Presentation Title

Design, Fabrication and Testing of Miniature Satellite - TechEDSat

Faculty Mentor

Sagil James, Kiran George

Start Date

23-11-2019 8:45 AM

End Date

23-11-2019 9:30 AM

Location

160

Session

poster 2

Type of Presentation

Poster

Subject Area

engineering_computer_science

Abstract

When people usually think of satellites, they usually think of a huge, heavy, and clunky device. Sending large satellites to space can get very costly. The average cost to launch a satellite to orbit can range from 50 to 400 million US dollars, depending on the size and weight of the satellite. According to United Nations Office for Outer Space Affairs (UNOOSA), there have been 8,378 objects launched into space. Out of the 8,378 object launched, about 5,000 are currently still in orbit. With that in mind, the outer space we share is a lot more polluted that many may think. Although one may not see it, many of these huge objects are flying right over our heads. Recently, there have been a huge interest in developing miniature versions of satellites. These satellites are capable of completing all the tasks of their larger counterparts while physically reducing its size. The goal of this project is to design and fabricate a lightweight, structurally sound cube shaped satellite – TechEdSat, that can withstand the extreme conditions of space. Much like the larger satellites, the proposed cube sat can gather weather information, atmospheric data, and survey/collect earth science data. Pursuing this project would significantly decrease costs of launching satellites to space as each cube of 1U costs approximately 100,000 US dollars to launch into space. With outer space currently littered with large satellites, replacing with these cube satellites would allow us to reduce litter while creating more room for our smaller and more efficient satellites. These can also potentially reduce the litter created when re-entering Earth’s atmosphere. In conclusion this project would affect the environment in a positive way, while still benefiting the Earth’s inhabitants by essentially reducing cost and better utilizing the space we share.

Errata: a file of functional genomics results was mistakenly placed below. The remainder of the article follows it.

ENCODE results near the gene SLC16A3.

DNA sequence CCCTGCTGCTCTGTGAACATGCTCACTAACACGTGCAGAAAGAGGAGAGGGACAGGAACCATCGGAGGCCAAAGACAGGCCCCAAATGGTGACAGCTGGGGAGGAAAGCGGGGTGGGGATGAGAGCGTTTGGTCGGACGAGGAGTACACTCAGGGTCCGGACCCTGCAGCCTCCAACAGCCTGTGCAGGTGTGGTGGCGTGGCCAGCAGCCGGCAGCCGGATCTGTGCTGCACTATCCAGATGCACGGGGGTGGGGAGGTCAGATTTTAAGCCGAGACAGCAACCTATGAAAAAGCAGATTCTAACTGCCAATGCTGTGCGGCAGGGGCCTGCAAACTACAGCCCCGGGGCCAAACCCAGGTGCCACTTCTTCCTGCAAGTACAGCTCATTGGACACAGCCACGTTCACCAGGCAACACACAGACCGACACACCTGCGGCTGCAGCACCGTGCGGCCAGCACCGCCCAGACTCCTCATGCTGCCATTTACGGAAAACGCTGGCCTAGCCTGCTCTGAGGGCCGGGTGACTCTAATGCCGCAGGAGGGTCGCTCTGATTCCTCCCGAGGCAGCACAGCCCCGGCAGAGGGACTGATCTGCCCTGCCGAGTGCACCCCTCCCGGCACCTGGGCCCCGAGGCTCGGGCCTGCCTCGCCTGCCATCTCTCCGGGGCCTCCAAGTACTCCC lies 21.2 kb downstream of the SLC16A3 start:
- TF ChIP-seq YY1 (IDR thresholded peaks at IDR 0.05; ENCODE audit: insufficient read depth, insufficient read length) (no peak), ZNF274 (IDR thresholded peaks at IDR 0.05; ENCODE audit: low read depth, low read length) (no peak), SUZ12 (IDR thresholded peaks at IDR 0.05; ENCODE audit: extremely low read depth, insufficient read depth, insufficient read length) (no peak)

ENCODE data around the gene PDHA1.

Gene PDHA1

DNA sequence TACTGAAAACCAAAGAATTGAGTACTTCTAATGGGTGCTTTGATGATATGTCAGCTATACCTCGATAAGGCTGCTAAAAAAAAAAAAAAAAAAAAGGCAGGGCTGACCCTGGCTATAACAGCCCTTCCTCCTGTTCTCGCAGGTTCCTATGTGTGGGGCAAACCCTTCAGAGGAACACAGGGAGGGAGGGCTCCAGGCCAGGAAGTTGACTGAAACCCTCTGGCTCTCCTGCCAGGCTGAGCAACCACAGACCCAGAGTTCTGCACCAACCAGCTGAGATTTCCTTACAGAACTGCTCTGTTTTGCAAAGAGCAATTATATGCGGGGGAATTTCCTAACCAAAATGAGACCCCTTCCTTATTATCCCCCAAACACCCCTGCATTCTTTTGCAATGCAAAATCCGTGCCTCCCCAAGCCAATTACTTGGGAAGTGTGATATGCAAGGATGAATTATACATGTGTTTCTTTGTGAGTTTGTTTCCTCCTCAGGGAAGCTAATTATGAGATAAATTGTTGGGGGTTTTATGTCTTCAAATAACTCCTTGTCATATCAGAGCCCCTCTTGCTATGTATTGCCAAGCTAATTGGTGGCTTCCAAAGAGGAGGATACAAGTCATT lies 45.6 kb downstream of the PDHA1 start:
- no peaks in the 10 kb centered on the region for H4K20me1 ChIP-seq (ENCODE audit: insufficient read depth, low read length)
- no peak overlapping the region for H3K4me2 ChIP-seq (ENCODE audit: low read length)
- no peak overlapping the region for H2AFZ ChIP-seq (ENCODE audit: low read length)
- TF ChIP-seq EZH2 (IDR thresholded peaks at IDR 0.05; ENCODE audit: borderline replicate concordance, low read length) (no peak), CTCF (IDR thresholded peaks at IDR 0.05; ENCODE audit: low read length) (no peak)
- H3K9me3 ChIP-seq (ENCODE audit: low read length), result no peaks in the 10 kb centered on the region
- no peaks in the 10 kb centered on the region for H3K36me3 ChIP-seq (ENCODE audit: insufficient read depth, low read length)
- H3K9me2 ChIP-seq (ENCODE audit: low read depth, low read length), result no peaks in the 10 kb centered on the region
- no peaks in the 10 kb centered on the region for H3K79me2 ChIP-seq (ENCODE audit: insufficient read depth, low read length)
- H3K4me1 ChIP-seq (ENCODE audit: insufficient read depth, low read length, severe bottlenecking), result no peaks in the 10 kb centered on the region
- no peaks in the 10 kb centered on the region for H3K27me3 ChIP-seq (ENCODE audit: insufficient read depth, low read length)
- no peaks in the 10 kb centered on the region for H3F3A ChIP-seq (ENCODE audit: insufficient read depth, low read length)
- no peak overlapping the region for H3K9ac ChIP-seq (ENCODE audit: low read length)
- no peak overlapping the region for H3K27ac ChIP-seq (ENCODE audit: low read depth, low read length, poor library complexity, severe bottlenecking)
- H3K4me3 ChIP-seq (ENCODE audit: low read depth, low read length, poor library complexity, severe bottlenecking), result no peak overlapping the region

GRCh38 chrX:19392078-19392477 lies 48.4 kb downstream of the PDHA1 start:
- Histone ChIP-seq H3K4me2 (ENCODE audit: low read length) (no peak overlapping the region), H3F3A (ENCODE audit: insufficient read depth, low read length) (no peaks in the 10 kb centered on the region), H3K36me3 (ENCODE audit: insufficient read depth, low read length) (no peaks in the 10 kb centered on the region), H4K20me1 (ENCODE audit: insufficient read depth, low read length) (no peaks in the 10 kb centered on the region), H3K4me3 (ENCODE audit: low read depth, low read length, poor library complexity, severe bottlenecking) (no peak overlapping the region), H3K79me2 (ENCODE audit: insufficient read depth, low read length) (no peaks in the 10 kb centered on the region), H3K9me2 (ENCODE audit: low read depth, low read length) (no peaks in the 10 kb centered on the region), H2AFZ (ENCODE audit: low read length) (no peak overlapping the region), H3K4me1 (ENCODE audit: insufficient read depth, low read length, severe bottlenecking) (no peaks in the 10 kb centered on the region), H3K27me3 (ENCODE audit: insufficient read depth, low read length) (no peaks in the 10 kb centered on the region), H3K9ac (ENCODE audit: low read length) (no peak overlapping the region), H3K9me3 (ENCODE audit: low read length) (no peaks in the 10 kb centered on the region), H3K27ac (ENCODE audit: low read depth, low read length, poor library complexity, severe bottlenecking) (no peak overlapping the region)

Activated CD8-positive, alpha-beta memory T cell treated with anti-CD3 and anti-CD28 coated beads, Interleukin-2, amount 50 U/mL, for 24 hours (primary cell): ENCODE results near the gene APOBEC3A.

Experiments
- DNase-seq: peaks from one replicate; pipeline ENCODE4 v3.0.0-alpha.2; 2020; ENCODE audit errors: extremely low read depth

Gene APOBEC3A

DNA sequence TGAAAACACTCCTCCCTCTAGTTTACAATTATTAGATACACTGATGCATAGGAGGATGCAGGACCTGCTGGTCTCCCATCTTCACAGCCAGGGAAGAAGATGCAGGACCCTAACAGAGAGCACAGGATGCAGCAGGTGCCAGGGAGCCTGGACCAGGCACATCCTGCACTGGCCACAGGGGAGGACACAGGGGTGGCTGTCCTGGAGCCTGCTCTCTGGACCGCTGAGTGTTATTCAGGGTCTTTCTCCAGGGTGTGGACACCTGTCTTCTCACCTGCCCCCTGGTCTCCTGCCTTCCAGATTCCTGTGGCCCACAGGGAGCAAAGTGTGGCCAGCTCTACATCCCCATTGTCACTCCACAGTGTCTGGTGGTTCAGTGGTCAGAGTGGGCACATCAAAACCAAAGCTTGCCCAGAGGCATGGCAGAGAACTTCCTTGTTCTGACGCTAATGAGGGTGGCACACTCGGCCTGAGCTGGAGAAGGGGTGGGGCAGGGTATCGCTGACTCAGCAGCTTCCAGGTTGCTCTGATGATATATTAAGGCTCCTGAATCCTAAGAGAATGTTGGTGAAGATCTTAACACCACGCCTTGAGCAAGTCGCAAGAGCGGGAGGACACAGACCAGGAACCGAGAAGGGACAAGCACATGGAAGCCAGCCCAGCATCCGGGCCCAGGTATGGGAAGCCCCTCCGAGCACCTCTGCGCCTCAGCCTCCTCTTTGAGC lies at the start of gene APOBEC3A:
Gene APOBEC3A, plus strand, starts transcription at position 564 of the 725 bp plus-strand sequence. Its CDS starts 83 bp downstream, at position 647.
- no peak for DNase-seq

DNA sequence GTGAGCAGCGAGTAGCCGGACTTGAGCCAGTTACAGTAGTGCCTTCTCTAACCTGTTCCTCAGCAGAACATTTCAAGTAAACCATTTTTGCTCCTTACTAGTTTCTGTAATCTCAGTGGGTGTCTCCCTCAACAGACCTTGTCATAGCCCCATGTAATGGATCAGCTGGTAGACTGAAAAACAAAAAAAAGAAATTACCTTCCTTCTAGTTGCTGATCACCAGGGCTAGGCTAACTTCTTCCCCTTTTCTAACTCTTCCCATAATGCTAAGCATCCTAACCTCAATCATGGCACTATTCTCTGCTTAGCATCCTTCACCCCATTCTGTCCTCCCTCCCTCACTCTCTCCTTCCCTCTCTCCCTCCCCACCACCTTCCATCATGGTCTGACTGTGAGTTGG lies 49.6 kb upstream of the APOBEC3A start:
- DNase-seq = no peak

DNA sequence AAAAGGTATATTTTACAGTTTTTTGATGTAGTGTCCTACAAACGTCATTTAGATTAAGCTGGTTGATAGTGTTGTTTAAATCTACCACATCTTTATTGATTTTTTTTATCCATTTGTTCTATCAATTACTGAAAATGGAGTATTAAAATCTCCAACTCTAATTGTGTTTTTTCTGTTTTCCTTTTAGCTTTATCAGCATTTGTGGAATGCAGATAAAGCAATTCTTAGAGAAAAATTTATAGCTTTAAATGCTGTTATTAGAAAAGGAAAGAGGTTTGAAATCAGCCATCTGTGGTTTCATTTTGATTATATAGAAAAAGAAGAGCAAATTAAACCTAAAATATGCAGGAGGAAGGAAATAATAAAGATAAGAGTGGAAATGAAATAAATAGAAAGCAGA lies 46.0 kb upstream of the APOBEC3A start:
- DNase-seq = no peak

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Nov 23rd, 8:45 AM Nov 23rd, 9:30 AM

Design, Fabrication and Testing of Miniature Satellite - TechEDSat

160

When people usually think of satellites, they usually think of a huge, heavy, and clunky device. Sending large satellites to space can get very costly. The average cost to launch a satellite to orbit can range from 50 to 400 million US dollars, depending on the size and weight of the satellite. According to United Nations Office for Outer Space Affairs (UNOOSA), there have been 8,378 objects launched into space. Out of the 8,378 object launched, about 5,000 are currently still in orbit. With that in mind, the outer space we share is a lot more polluted that many may think. Although one may not see it, many of these huge objects are flying right over our heads. Recently, there have been a huge interest in developing miniature versions of satellites. These satellites are capable of completing all the tasks of their larger counterparts while physically reducing its size. The goal of this project is to design and fabricate a lightweight, structurally sound cube shaped satellite – TechEdSat, that can withstand the extreme conditions of space. Much like the larger satellites, the proposed cube sat can gather weather information, atmospheric data, and survey/collect earth science data. Pursuing this project would significantly decrease costs of launching satellites to space as each cube of 1U costs approximately 100,000 US dollars to launch into space. With outer space currently littered with large satellites, replacing with these cube satellites would allow us to reduce litter while creating more room for our smaller and more efficient satellites. These can also potentially reduce the litter created when re-entering Earth’s atmosphere. In conclusion this project would affect the environment in a positive way, while still benefiting the Earth’s inhabitants by essentially reducing cost and better utilizing the space we share.